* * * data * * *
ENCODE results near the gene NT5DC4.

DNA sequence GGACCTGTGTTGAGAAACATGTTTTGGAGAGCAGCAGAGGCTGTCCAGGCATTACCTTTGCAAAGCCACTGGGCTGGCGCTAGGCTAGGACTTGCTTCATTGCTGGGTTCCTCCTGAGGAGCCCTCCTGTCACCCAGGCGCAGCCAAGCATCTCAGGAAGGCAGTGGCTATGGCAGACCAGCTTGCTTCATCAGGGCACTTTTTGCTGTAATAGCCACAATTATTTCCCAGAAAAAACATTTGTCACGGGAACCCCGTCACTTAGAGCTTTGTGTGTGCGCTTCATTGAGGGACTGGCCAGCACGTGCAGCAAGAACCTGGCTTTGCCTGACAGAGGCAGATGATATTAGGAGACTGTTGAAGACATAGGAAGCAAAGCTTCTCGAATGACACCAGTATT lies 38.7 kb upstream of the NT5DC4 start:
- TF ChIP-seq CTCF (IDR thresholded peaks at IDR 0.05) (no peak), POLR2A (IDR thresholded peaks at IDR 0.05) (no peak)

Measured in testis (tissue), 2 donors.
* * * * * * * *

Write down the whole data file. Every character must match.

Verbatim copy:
ENCODE results near the gene NT5DC4.

DNA sequence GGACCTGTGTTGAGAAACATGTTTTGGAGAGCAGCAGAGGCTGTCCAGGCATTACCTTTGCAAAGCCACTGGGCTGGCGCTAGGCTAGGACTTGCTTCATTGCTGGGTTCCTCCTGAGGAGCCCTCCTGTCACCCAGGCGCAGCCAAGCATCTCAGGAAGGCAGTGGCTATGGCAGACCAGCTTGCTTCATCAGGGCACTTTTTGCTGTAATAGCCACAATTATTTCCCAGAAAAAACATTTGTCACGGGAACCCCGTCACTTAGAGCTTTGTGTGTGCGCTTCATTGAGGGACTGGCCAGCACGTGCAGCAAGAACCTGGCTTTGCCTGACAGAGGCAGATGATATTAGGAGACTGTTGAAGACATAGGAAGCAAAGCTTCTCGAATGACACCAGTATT lies 38.7 kb upstream of the NT5DC4 start:
- TF ChIP-seq CTCF (IDR thresholded peaks at IDR 0.05) (no peak), POLR2A (IDR thresholded peaks at IDR 0.05) (no peak)

Measured in testis (tissue), 2 donors.